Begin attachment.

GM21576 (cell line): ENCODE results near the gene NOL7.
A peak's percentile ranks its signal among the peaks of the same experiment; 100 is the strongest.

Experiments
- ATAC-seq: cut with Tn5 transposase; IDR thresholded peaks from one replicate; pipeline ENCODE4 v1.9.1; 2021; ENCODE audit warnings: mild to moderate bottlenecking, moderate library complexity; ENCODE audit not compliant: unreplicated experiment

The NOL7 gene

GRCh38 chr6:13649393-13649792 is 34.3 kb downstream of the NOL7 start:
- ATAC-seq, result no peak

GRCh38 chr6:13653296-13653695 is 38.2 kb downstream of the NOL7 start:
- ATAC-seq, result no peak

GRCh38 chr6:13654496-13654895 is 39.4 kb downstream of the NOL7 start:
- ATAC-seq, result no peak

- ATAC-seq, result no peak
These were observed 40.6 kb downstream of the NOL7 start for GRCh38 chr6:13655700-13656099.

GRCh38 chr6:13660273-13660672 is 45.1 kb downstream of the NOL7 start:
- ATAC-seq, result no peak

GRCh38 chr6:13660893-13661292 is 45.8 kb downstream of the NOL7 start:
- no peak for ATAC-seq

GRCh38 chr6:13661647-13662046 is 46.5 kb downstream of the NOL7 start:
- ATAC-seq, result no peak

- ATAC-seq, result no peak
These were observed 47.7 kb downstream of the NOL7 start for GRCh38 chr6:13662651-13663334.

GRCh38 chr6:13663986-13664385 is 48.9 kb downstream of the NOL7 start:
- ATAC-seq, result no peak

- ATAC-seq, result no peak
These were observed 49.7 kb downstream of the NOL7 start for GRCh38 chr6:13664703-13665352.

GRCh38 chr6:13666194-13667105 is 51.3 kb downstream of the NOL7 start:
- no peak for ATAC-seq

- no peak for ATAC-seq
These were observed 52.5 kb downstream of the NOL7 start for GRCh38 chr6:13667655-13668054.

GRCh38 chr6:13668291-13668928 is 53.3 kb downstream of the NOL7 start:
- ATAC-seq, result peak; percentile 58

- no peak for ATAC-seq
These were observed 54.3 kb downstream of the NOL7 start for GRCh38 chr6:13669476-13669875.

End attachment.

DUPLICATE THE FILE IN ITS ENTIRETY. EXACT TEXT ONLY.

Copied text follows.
GM21576 (cell line): ENCODE results near the gene NOL7.
A peak's percentile ranks its signal among the peaks of the same experiment; 100 is the strongest.

Experiments
- ATAC-seq: cut with Tn5 transposase; IDR thresholded peaks from one replicate; pipeline ENCODE4 v1.9.1; 2021; ENCODE audit warnings: mild to moderate bottlenecking, moderate library complexity; ENCODE audit not compliant: unreplicated experiment

The NOL7 gene

GRCh38 chr6:13649393-13649792 is 34.3 kb downstream of the NOL7 start:
- ATAC-seq, result no peak

GRCh38 chr6:13653296-13653695 is 38.2 kb downstream of the NOL7 start:
- ATAC-seq, result no peak

GRCh38 chr6:13654496-13654895 is 39.4 kb downstream of the NOL7 start:
- ATAC-seq, result no peak

- ATAC-seq, result no peak
These were observed 40.6 kb downstream of the NOL7 start for GRCh38 chr6:13655700-13656099.

GRCh38 chr6:13660273-13660672 is 45.1 kb downstream of the NOL7 start:
- ATAC-seq, result no peak

GRCh38 chr6:13660893-13661292 is 45.8 kb downstream of the NOL7 start:
- no peak for ATAC-seq

GRCh38 chr6:13661647-13662046 is 46.5 kb downstream of the NOL7 start:
- ATAC-seq, result no peak

- ATAC-seq, result no peak
These were observed 47.7 kb downstream of the NOL7 start for GRCh38 chr6:13662651-13663334.

GRCh38 chr6:13663986-13664385 is 48.9 kb downstream of the NOL7 start:
- ATAC-seq, result no peak

- ATAC-seq, result no peak
These were observed 49.7 kb downstream of the NOL7 start for GRCh38 chr6:13664703-13665352.

GRCh38 chr6:13666194-13667105 is 51.3 kb downstream of the NOL7 start:
- no peak for ATAC-seq

- no peak for ATAC-seq
These were observed 52.5 kb downstream of the NOL7 start for GRCh38 chr6:13667655-13668054.

GRCh38 chr6:13668291-13668928 is 53.3 kb downstream of the NOL7 start:
- ATAC-seq, result peak; percentile 58

- no peak for ATAC-seq
These were observed 54.3 kb downstream of the NOL7 start for GRCh38 chr6:13669476-13669875.